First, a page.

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How Amnesty is Inspiring a New Generation of Human Rights Champions

How Amnesty is Inspiring a New Generation of Human Rights Champions

For Maggie Towse, having the confidence to stand up for one’s values and beliefs is a proud family tradition.

Her father was a conscientious objector in the Second World War and Maggie recalls that she was bullied by her peers because their fathers went to war, but hers stayed true to his values and refused to fight. Her mother was a nursery teacher who often found herself at odds with local parents for allowing boys to play with dolls and girls to play with bricks; for her, the most important thing was to let children be children.

Recalling her own school days, Maggie describes herself as something of a bolshy adolescent. She enjoyed challenging discussions with teachers and engaging them in constructive debate about the social issues of the day. Maggie left school and embarked upon a career as a psychiatrist and her bolshiness subsided.

Then, later in life, she found out that her mother was an Amnesty International supporter and had been writing letters in support of people being denied their rights. Maggie’s passion for challenging social injustice was reignited…

Amnesty School Speakers Programme

After a long history with Amnesty International, including serving as the charity’s volunteer coordinator for Zimbabwe, Maggie settled in North Wales and became chair of the local Amnesty group in Colwyn Bay, before joining the charity’s school speakers programme.

Amnesty school speakers form a vital part of the charity’s human rights education programme. School speakers provide schools with the opportunity to engage pupils in human rights issues by delivering thought-provoking sessions during lessons, assemblies or one-off workshops. The programme is possible thanks to funding from the People’s Postcode Lottery.

The local group had tried to engage local schools over the years, including organising a hustings for sixth formers prior to the 2014 General Election, but it was Amnesty’s publication of Dreams of Freedom in 2016 that became the catalyst to increasing their engagement with children and young people.

Talking in Primary Schools

The book contained a selection of quotations about freedom specifically chosen to be understood and appreciated by children. Volunteers reproduced some of the illustrations for an exhibition in the local library.

They contacted the speaker’s unit at Amnesty International, which provided training to the group to develop skills for speaking with children, which enabled them to develop an interactive workshop for primary schools based on the book. They visited eight or nine primary schools in pairs, primarily talking to children in Years 5 and 6 (aged 9-11).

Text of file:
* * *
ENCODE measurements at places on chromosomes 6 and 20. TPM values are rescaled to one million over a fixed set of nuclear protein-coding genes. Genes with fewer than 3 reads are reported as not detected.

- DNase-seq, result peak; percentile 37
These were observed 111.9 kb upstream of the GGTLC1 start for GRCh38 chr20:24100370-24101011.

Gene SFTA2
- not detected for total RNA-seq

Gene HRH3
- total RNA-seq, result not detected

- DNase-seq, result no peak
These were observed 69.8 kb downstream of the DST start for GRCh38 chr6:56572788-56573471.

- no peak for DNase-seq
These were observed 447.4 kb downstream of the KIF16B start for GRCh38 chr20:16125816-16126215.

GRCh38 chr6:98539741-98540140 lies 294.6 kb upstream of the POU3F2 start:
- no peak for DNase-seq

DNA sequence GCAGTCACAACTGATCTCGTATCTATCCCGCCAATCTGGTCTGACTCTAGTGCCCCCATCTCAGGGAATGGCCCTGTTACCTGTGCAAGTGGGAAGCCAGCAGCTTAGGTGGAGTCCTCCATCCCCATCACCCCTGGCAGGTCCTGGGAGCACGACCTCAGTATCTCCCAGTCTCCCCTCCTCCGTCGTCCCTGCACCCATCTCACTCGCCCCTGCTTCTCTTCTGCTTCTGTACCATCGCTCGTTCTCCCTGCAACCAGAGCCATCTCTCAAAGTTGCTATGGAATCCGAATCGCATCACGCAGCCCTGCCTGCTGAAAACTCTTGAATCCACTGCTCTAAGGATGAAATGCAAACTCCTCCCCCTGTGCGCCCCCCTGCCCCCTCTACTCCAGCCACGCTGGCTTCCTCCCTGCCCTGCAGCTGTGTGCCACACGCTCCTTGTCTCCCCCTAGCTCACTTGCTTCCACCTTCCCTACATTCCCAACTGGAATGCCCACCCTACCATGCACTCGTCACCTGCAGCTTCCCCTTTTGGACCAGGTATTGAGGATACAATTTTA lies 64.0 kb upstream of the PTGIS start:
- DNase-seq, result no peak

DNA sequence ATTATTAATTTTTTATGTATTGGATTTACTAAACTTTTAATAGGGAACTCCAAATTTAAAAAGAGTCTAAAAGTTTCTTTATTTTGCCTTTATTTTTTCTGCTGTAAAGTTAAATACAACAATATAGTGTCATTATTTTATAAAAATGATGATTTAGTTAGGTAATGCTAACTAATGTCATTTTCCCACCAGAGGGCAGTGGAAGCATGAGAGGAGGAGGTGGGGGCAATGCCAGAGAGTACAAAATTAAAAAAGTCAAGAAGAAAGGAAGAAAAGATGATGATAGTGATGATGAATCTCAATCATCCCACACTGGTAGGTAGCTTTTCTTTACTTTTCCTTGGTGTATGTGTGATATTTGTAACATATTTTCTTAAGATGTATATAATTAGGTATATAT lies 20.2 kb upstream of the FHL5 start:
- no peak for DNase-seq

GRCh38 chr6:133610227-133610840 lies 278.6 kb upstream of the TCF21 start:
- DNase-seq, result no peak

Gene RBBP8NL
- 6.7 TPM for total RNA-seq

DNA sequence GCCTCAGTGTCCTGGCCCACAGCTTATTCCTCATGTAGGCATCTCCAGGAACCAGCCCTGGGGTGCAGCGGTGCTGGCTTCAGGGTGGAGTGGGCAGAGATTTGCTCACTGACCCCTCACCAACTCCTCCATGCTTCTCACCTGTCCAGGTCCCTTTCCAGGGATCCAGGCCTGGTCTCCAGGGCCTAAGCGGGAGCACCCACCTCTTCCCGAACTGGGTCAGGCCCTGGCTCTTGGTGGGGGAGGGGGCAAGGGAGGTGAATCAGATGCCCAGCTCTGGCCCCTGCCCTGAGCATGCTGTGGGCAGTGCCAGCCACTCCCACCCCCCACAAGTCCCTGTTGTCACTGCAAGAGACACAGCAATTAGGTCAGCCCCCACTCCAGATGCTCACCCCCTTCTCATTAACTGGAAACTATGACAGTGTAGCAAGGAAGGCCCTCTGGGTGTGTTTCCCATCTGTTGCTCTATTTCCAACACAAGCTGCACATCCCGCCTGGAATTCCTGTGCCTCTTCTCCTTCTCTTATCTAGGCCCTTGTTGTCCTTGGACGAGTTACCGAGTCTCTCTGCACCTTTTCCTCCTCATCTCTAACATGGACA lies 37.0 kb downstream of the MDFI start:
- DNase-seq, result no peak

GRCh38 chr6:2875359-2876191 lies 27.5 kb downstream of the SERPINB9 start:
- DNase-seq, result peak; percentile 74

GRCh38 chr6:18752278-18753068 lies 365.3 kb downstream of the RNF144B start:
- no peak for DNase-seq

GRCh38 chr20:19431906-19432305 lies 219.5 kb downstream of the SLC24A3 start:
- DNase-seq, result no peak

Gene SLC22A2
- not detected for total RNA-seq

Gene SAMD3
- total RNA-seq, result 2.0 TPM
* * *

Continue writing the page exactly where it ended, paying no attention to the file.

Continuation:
Children responded well to the activities, which included asking them to stand up if they had curly hair or a pet, then being told they can’t join in with the activity, which led to discussions about equality and whether it was fair to exclude people on the basis of their appearance, culture or ethnic origin.

Volunteers showed children pictures of human rights heroes, such as Martin Luther King, and used the Right Up Your Street poster to introduce conversations about the human rights most relevant to primary aged children, such as the right to education or the right to a safe home.

Talking in High Schools

Following their success in speaking to primary aged children about human rights issues, Maggie began to adapt the materials to deliver talks in local high schools. Typically, the format includes a short video and slides about human rights issues and Maggie shares the Niemöller quote which ends “and then they came for me and there was no-one left to speak for me”, which she says usually produces a visible response from her young audiences.

Maggie takes great care to ensure that talks are current and age- appropriate, often preparing them from scratch, and topics covered have included forced abortions, death penalties and LGBT rights. Many of the themes selected are covered on Amnesty’s website, enabling students to follow up with their own research afterwards, or complement the local group’s activities, creating further opportunities to work with local schools.

At the end of each talk, students are offered a bilingual English/Welsh human rights passport, or any other literature that might be available, and it’s not uncommon for some pupils to stay and ask questions afterwards or enquire how they can offer support.

In February 2020, Steve met with students from two schools in North Wales to hear about their experiences of Amnesty’s school speakers programme and find out how it has impacted in their lives.

Eirias High School, Colwyn Bay

Maggie has visited the school on a number of occasions, speaking to large groups of students in assemblies and, more recently, delivering longer talks to smaller groups of Year 12 students. The school already has a thriving Amnesty Group which meets every Monday to discuss human rights and make plans to raise awareness amongst their peers and the wider community.